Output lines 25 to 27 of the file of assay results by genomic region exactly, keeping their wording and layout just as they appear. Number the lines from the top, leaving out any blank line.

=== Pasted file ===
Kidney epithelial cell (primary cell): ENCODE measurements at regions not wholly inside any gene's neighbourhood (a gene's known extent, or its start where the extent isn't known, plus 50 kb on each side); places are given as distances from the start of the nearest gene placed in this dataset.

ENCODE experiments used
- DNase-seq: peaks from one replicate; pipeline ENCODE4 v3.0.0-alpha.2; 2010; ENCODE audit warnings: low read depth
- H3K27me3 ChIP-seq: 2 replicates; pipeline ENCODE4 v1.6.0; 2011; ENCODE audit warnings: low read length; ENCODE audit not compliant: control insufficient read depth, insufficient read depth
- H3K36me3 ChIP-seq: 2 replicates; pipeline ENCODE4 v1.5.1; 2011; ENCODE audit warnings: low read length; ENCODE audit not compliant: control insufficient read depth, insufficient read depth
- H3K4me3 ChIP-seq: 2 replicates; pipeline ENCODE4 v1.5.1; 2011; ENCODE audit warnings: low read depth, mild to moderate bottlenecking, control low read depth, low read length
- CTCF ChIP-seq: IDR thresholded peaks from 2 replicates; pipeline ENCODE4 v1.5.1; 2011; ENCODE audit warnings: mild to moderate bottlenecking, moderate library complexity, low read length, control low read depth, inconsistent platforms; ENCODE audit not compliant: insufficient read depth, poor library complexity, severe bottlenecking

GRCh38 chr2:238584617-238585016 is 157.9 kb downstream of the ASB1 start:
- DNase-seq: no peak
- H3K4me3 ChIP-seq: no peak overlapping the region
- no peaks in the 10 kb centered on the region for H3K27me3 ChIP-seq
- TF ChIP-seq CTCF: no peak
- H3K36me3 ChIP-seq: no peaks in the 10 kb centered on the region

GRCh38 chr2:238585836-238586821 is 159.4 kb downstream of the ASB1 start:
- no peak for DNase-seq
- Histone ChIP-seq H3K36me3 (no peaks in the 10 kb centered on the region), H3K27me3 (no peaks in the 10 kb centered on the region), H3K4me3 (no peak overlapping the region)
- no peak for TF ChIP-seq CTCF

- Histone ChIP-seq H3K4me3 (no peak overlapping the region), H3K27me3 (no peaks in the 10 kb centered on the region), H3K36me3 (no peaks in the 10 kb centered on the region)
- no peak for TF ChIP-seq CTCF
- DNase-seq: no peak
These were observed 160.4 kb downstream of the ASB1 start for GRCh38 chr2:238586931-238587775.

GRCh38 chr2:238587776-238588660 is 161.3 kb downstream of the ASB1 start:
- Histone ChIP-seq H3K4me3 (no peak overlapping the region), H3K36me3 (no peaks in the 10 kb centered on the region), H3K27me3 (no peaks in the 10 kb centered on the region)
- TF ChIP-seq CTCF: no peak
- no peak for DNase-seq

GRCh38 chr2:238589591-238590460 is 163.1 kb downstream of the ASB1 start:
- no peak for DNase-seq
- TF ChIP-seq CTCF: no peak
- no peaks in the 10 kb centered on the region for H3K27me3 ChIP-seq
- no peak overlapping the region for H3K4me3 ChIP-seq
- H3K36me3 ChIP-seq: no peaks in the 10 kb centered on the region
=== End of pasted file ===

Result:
- no peak for DNase-seq

GRCh38 chr2:238589591-238590460 is 163.1 kb downstream of the ASB1 start:
- no peak for DNase-seq